Table 3 shows bivariate correlation coefficients between variables in the involved limb and uninvolved limb. In the involved limb, correlations between SLH distance and knee extension strength were significant, with correlation coefficients in the range of 0.51–0.65. These correlations were considered strong. Correlations between SLH distance and knee flexion strength were also significant, with correlation coefficients in the range of 0.48–0.59. These correlations ranged from medium to strong. In the uninvolved limb, correlations between SLH distance and knee extension strength were significant, with correlation coefficients in the range of 0.51–0.64. These correlations were strong. Correlations between SLH distance and knee flexion strength were significant, with correlation coefficients in the range of 0.51–0.62; these correlations were also strong. In the involved limb, correlation coefficients between all SLH parameters and knee extension/flexion strength at an angular velocity of 180°/s were greater than those at 60°/s.

Table 3 Spearman’s rank correlation coefficients between single-leg hop distance and knee strength

Discussion

This cross-sectional study analyzed associations between SLH distances for three directions and knee strength in patients participating in sports training sessions requiring jump-landing and cutting 6 months after reconstruction using hamstring graft. Results showed that knee extension/flexion strength were moderately to strongly associated with lateral and medial SLH distances in addition to anterior SLH distance.

In a previous study of patients 6.6 months after reconstruction, the correlation coefficients of anterior SLH distance and knee extension/flexion strength at an angular velocity of 180°/s were 0.42 and 0.58, respectively, in the involved limb [17]. This result indicates that anterior SLH distance is more strongly associated with knee flexor strength than with extensor strength. In this study, correlation coefficients between anterior SLH distance and knee extensor and flexor strength at an angular velocity of 180°/s were 0.62 and 0.57, respectively, indicating both correlations were strong. Therefore, the relationship between anterior SLH distance and knee extension/flexion strength may have differed between this and the previous study [17]. In the previous study, 66% of patients had undergone reconstruction using patellar tendon graft [17]. On the other hand, subjects in this study were only patients who underwent reconstruction with a hamstring graft. Postoperative symptoms and recovery patterns of knee extension/flexion strength differ depending on the type of graft used for reconstruction [18, 19].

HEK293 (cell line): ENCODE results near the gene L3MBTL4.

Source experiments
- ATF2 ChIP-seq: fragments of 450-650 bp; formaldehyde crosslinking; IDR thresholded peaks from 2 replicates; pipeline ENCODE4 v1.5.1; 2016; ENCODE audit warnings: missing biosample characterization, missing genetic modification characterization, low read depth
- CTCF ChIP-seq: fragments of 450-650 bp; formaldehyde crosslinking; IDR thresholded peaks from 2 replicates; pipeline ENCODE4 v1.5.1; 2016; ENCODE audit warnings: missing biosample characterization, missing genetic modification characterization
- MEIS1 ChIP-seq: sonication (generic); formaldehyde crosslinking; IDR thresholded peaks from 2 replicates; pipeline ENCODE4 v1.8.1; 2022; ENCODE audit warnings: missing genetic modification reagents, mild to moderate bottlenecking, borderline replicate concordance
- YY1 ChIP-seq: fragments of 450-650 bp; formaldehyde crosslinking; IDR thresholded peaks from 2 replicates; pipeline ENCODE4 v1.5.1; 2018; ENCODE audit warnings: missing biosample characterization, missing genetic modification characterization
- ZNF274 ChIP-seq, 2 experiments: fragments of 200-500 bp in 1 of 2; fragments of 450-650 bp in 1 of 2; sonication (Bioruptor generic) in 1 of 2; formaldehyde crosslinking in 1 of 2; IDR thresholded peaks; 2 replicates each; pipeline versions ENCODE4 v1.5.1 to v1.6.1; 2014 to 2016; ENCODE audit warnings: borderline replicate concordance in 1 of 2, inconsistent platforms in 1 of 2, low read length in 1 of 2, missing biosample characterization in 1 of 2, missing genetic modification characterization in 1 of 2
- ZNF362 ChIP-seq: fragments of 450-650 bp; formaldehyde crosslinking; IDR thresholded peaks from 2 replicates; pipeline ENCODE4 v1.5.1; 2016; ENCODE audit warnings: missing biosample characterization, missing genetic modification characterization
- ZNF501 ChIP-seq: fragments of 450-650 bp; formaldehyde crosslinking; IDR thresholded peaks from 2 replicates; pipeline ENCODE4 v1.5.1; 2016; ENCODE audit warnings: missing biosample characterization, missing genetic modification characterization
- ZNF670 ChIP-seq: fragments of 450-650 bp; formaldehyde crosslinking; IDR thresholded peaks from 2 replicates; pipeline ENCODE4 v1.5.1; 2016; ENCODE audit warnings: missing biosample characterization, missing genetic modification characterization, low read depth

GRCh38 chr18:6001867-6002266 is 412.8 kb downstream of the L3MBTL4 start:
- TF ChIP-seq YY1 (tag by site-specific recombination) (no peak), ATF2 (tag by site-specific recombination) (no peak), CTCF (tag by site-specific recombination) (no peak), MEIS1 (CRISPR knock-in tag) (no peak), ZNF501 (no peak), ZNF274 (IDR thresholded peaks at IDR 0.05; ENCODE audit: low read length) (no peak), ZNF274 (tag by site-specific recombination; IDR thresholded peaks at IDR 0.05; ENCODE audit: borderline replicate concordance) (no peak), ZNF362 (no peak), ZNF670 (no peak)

In a study of patients 8.3 months after reconstruction, the correlation coefficients of anterior SLH distance and knee extensor strength at angular velocities of 60°/s and 180°/s were 0.36 and 0.59, respectively, in the involved limbs [15]. Also in this study, in the involved limb, knee strength at an angular velocity of 180°/s was more strongly related to the anterior SLH distance than that at 60°/s for both extension and flexion. The results of this study supported the previous study. The strength of the correlation between knee extensor strength and anterior SLH distance at an angular velocity of 60°/s in the involved limb differed between the previous study and the present investigation (correlation coefficients: 0.36 vs. 0.51, medium vs. strong, respectively). In the previous study, 69% of patients had undergone reconstruction using a patellar tendon graft [15]. Subjects in this study were limited to patients who underwent reconstruction with a hamstring graft. Postoperative symptoms and recovery patterns of knee strength are known to differ according to the type of graft used for reconstruction [18, 19]. Such differences may have contributed to differences in correlations between anterior SLH distance and knee extension strength between this and the previous study.

In this study, the correlation coefficients between lateral SLH distance and knee extension/flexion strength at angular velocities of 60°/s and 180°/s were within the range of 0.52 to 0.65 in the involved limb. These correlations were strong. The correlation coefficients between medial SLH distance and knee extension/flexion strength at angular velocities of 60°/s and 180°/s were within the range of 0.48–0.59 in the involved limb, and these correlations were medium to strong. Similar results were obtained with uninvolved limbs. In the involved limb, knee strength at an angular velocity of 180°/s was more strongly related to lateral and medial SLH distances than those at 60°/s for both extension and flexion. No previous reports have shown a relationship between lateral and medial SLH distance and knee strength in patients undergoing reconstruction.

In the current study, the correlation coefficients between the total of anterior, lateral, and medial SLH distances and knee extension/flexion strength at angular velocities of 60°/s and 180°/s were within the range of 0.54–0.65 in the involved limb and these correlations were strong. In the involved limb, knee strength at an angular velocity of 180°/s correlated more strongly with total SLH distance than that at 60°/s for both extension and flexion. The relationship between isokinetic knee extensor strength and vertical jump height of both legs at different angular velocities has been analyzed for healthy female basketball players [44]. In the previous study, isokinetic knee extensor strength at an angular velocity of 180°/s correlated more strongly with vertical jump height than that of 90°/s [44]. In this study, in the involved limb, the correlation coefficients between all SLH parameters and knee extension/flexion strength at an angular velocity of 180°/s were greater than those of 60°/s. One possible reason for this result is that the knee extension/flexion movements and muscle contraction speeds required by SLH are relatively close to those at an angular velocity of 180°/s.